Guild of Servants of the Sanctuary
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Guild of Servants of the Sanctuary
Guild of Servants of the Sanctuary
Founded3 December 1898
TypeDevotional Society
FocusAltar servers
Location
  • c/o Additional Curates Society, 16 Commercial Street, Birmingham, B1 1RS, United Kingdom
Area served
Church of England & Church in Wales
Key people
Chris Barnett (Secretary-General), The Revd Darren Smith (Warden)
Website[1]

The Guild of Servants of the Sanctuary or GSS is an association of altar servers in the Church of England and the Church in Wales, with some overseas organisation in several other countries.

Objectives and Membership

The Guild states its objectives as follows:

  1. To raise the spiritual tone of altar servers;
  2. To promote a conscientious performance of the duties of altar servers; and
  3. To encourage more frequent attendance at the Holy Eucharist, in addition to times of duty.[1]

Membership is open to any man or woman who is an altar server in the Church of England and 'accepts Catholic Faith and Practice'.[1] (In the context of the Guild, Catholic is understood to mean 'of the universal church' and not 'Roman Catholic'.)

Organisation

The Guild is organised into local chapters, each overseen by a secretary, who is a member of the Guild, and a chaplain, who is a priest and thus a 'priest associate' of the Guild. Chapters meet regularly: a typical gathering takes the form of a specially-tailored version of Evensong called the 'Guild Office': this consists largely of Psalms and Canticles sung antiphonally, culminating in the Magnificat (Song of Mary) and a brief reading from the Holy Bible. The Guild Office will often be followed by a short address and perhaps Benediction. When undertaking Guild activities, members dress in choir dress: typically a black cassock with a white surplice, but sometimes a white or coloured cassock-alb according to local usage. Members also wear a special 'Guild Medal' engraved with the text (in Latin) 'I will go unto the altar of God', Introibo ad Altare Dei, which is the opening line of a well-known prayer said by those preparing to assist at the Holy Eucharist.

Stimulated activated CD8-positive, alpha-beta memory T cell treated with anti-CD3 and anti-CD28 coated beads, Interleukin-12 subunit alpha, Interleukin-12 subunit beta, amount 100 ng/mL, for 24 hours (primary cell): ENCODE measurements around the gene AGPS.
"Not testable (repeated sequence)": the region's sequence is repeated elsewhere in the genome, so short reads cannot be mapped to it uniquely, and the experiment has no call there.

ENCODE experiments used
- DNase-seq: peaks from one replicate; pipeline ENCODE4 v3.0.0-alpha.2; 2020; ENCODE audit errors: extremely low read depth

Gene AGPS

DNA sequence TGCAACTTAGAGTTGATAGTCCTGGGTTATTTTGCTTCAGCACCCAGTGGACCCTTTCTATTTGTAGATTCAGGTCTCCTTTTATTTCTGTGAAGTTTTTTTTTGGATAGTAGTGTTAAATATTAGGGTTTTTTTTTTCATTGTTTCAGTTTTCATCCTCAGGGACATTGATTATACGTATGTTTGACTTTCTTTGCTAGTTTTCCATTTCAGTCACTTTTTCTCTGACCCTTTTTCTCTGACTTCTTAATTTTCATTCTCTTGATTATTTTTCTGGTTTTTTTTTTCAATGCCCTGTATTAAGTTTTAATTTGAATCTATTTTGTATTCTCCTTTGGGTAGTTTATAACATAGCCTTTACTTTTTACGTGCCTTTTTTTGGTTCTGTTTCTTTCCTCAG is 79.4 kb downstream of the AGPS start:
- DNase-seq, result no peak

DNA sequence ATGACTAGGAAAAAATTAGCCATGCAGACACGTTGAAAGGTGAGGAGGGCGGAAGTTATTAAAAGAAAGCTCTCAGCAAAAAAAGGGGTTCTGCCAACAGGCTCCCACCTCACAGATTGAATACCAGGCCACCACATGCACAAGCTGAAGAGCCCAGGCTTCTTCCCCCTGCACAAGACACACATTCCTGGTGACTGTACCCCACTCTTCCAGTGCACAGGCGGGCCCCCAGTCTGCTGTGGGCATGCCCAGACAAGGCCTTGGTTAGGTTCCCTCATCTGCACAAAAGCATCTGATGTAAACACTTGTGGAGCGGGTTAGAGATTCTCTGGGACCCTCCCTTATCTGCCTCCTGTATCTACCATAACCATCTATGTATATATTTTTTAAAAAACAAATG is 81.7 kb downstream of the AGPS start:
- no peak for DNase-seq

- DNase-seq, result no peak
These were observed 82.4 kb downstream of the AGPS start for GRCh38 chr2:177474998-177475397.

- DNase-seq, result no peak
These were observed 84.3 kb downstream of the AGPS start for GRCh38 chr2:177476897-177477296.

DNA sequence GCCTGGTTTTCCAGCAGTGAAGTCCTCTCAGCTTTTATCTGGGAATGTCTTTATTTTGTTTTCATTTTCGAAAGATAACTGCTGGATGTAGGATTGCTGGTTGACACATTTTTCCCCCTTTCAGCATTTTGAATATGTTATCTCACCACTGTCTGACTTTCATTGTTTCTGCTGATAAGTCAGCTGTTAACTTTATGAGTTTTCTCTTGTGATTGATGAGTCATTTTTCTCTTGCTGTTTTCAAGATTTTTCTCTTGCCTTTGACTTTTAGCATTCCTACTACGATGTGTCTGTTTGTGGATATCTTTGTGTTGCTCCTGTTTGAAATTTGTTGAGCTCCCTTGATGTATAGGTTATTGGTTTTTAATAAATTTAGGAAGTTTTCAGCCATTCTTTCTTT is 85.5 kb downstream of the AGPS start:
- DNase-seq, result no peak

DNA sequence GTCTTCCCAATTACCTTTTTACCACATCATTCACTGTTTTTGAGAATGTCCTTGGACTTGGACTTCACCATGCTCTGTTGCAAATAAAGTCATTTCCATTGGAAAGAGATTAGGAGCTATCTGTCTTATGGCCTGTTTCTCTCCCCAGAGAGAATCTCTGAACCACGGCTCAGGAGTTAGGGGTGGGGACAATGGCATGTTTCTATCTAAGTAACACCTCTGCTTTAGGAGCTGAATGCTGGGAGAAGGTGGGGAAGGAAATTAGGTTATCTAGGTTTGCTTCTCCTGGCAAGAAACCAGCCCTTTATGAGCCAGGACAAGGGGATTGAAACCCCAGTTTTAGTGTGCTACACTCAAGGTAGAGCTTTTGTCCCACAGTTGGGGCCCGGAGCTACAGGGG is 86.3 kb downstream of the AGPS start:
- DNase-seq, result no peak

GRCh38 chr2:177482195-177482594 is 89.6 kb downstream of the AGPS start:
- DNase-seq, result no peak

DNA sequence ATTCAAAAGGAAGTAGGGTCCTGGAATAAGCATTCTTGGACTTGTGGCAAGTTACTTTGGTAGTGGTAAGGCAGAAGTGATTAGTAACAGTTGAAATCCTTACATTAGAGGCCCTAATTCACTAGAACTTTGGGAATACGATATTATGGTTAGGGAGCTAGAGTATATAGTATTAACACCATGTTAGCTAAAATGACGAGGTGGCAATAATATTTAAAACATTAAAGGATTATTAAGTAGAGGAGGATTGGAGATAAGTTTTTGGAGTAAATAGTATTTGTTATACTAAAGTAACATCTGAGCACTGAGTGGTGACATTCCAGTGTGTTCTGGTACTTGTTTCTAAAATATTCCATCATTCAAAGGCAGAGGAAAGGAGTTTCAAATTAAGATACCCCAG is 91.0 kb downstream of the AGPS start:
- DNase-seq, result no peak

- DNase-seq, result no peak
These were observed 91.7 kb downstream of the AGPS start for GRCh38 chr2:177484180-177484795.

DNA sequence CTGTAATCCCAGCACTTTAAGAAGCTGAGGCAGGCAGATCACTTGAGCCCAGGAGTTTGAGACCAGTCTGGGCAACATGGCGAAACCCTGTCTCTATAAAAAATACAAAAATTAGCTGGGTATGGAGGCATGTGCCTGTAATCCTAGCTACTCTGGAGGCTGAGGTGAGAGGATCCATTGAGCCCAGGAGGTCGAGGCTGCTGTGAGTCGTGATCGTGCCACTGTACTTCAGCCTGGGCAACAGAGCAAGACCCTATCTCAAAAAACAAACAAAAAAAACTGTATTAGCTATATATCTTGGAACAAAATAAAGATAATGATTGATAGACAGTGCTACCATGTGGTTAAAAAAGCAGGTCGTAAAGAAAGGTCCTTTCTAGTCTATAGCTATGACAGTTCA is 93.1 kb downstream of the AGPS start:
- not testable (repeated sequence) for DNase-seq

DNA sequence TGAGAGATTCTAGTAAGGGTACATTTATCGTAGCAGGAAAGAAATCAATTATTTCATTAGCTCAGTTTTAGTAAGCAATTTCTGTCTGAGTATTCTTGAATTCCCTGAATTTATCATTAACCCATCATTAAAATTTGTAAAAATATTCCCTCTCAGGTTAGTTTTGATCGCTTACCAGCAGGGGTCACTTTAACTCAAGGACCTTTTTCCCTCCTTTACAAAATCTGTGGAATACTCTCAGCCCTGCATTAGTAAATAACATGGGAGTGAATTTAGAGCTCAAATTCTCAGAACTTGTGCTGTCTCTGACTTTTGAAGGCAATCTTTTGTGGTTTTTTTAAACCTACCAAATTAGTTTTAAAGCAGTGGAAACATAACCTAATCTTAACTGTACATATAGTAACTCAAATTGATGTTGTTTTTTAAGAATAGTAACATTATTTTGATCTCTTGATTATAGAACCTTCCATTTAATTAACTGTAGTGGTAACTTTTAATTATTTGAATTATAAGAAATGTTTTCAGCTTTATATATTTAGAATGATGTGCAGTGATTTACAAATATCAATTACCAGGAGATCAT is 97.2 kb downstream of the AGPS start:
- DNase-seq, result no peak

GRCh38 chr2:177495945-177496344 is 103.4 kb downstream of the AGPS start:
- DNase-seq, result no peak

Ordination of women

As with many of the Catholic Societies of the Church of England, the Guild is officially opposed to the ordination of women. On 18 March 2006 the Guild's General Council affirmed an earlier Warden's Statement not to recognise as valid the orders of women ordained to the priesthood and stated that any meeting using the sacramental offices of a woman priest could not be considered to be a meeting of the Guild; however, the Council stopped short of expelling individual members of the Guild who availed themselves of the offices of women priests outside the immediate context of the Guild, instead asking that they 'should respect the stance of the Guild on such matters.'[2]

See also

Notes

  1. ^ a b GSS n.d.
  2. ^ GSS 2006.

References

Further reading


  This article uses material from the Wikipedia page available here. It is released under the Creative Commons Attribution-Share-Alike License 3.0.

Guild_of_Servants_of_the_Sanctuary
 



 



 
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